Heat a little oil or a little butter in a thick skillet and when the oil is hot (but not fuming), add the minced mixture one tablespoon at a time and form into patties about 1 cm or ½ inch thick. Flip once until golden and crispy for about 3-4 minutes on each side. When finished, set aside. They can easily be gently reheated in a pan or in a hot oven.

Next, chop your mushrooms and sauté in a hot pan with a pinch of salt, black pepper, and butter.

To boil eggs, use a large, deep saucepan and fill about half of the egg with water and a little white wine vinegar. This will help lay the eggs. Bring water to a boil and use a spatula to create a whirlpool. Crack the egg in the middle of the whirlpool. You can break the ramekin first to make it easier to make and to help the eggs keep their shape. Let the eggs harden for 3-5 minutes depending on how runny you want them to be. You can use a slotted spoon to take it out and squeeze it gently to test. Once done, gently pat the kitchen towel to dry.

Place minced meat on a plate and top with sauteed mushrooms. Generously rub some Boursin on top and finish with a warm hard-boiled egg. Season with a pinch of salt and fresh black pepper.

Brussel sprouts and cranberry pakoras with Garlic & Herb Boursin Dip

Their true self is here


About this dish, Tutt says, “It’s sad that sprouts only really come out around Christmas,” and I tend to agree with him. With a bad reputation due to their habit of over-cooking and not giving vegetables enough care, sprouts can actually grow on their own when handled properly. This recipe gives them a crunchy makeover and leverages the classic sweet and savory combination to improve even the most skeptical sprout eater.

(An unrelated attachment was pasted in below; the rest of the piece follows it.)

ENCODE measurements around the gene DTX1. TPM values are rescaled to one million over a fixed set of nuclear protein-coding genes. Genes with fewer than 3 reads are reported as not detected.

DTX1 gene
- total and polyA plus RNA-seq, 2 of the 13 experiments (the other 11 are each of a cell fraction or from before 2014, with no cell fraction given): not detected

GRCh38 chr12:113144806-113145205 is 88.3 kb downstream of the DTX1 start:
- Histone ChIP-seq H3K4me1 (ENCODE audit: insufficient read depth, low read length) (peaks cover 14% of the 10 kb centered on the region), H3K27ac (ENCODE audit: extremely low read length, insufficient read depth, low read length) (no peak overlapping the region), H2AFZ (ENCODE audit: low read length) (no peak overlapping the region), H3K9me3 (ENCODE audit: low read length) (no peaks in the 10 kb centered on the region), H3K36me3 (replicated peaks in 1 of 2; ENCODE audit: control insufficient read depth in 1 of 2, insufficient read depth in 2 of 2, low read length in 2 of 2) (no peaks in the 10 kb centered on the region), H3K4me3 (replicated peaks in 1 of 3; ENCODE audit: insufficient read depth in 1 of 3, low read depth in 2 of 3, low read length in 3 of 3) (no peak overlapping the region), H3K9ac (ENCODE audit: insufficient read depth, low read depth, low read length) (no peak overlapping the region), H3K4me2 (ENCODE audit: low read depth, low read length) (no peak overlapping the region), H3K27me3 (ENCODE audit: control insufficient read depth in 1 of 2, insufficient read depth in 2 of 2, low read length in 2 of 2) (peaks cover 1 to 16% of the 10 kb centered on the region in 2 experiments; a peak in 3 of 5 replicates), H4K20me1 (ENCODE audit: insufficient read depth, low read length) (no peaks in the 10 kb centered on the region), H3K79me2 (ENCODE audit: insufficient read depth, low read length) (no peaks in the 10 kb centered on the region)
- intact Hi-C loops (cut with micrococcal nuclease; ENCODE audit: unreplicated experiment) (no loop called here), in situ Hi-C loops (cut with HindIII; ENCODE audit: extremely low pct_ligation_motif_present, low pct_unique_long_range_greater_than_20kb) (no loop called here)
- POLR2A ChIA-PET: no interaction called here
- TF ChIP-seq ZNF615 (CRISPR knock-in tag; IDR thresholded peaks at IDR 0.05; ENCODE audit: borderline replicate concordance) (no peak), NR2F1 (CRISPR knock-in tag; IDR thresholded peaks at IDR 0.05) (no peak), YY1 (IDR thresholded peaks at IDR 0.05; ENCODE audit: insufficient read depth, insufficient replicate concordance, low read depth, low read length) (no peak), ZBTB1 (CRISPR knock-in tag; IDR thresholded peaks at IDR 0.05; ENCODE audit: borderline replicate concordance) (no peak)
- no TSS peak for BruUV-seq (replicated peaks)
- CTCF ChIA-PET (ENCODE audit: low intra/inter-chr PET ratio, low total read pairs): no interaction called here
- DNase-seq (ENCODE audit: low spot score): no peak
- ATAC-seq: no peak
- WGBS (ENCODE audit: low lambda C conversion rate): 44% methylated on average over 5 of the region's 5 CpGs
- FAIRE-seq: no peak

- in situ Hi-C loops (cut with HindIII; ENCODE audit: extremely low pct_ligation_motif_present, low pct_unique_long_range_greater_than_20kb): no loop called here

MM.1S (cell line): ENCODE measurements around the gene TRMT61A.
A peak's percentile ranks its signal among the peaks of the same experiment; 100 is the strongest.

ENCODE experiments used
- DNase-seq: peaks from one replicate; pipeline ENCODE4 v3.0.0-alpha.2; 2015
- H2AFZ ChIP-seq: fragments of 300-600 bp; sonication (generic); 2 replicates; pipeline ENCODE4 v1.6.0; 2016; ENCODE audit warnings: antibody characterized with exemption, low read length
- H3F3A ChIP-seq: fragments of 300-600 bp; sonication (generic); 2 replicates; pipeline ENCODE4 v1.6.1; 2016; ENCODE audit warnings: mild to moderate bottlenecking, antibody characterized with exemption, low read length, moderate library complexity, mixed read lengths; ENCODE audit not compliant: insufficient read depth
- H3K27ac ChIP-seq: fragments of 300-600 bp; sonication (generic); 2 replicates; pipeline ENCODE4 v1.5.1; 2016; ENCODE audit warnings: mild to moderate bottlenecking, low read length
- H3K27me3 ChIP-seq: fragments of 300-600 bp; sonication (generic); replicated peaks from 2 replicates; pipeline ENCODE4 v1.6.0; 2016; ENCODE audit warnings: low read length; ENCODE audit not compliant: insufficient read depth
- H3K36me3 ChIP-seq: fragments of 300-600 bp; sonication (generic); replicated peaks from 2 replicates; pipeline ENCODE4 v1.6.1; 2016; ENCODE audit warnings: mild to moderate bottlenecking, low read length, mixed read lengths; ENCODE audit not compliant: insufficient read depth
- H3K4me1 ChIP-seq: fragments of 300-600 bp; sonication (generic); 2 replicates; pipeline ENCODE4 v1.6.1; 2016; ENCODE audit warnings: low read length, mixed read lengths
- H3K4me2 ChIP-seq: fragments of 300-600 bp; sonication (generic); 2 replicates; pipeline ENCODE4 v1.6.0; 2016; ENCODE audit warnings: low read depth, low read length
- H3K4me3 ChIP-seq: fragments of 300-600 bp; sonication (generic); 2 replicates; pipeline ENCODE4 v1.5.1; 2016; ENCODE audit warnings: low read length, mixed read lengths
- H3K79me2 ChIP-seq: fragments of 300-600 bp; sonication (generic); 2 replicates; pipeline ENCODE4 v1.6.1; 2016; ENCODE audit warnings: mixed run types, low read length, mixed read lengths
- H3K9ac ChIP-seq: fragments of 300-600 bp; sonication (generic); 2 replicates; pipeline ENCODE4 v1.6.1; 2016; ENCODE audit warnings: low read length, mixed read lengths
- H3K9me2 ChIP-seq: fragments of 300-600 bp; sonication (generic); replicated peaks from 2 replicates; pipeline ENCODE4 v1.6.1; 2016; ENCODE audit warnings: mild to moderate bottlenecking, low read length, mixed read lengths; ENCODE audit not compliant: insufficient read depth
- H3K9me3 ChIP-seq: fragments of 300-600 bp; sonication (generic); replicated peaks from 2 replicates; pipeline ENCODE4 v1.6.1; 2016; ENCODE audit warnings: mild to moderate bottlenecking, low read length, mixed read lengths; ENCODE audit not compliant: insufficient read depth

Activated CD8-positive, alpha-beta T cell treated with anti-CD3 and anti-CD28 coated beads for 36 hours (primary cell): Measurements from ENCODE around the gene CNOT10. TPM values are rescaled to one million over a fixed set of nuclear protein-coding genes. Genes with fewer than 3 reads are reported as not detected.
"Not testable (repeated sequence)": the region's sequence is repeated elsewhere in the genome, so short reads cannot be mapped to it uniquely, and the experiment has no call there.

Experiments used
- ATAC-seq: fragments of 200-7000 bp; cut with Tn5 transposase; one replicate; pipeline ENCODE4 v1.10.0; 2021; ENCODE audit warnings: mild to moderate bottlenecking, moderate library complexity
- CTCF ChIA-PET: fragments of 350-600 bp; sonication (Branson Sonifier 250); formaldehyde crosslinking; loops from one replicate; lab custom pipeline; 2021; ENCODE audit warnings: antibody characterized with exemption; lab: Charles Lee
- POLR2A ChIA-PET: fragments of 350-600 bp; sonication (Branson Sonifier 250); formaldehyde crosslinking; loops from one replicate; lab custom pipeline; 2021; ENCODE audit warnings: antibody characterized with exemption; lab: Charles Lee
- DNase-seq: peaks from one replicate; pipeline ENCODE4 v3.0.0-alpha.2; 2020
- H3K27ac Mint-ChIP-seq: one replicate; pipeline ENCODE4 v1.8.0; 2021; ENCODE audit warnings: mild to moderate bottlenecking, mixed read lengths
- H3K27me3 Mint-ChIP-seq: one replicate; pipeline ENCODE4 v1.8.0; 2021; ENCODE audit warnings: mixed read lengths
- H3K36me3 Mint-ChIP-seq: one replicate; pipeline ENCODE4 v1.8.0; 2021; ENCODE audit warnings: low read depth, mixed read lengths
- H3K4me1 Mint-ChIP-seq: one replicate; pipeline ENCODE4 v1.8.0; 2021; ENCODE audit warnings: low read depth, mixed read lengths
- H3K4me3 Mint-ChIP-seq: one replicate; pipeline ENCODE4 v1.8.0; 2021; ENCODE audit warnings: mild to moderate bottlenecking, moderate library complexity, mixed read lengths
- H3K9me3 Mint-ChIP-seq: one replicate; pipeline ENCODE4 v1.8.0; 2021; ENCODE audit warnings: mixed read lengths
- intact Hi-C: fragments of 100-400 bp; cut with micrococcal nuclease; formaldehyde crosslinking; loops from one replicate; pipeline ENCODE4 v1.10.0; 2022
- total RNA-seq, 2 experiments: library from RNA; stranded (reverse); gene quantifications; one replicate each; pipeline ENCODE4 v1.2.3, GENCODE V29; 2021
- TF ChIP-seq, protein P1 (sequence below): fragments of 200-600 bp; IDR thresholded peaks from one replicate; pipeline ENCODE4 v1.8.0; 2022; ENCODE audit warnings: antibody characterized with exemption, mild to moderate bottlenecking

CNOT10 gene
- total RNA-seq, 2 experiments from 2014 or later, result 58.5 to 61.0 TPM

Serve: 4 servings

Difficult: easy


200g brussels sprouts

1 medium brown onion

A small handful of coriander

2 green chili

1 small peeled ginger

100g dried cranberries

tsp chili powder

½ fennel fennel powder


150g flour

170g water

1 teaspoon salt

Vegetable oil enough for frying

Milk splashes

150g Garlic & Boursin Herbs


Halve the Brussels sprouts, then thinly slice, slice the onion. Finely chop coriander, finely chopped chili and grated ginger. Chop your dried cranberries.

In a large mixing bowl, combine chili powder, cumin, turmeric, finely chopped coriander, chili pepper, ginger, flour, and water with 1 pinch of salt. Mix well and then add the Brussels sprouts, sliced ​​onion, and cranberries. This will create a thick layer of dough.

Carefully heat the oil in a large skillet, wok, or use a deep fryer if you have one. Have a slotted spoon and a few kitchen towels on the plate when frying the pakoras. Check if the oil is hot enough by placing a small piece of dough in the oil. It will bubble and float to the top. When cooking with hot oil, do not leave it alone and make sure the handle does not reach the handle.

Use a spatula to drop in the dough balls one by one and fry for 2 minutes on both sides until golden brown. Dry on paper towels. Pakoras can easily be reheated in a hot oven if not served immediately.

Make your super simple Boursin dip by gently heating the cheese with a little milk for 2-3 minutes for a thick sauce. Enjoy with your crispy festive pakoras. Three ingenious recipes to use up Christmas leftovers

Tom Vazquez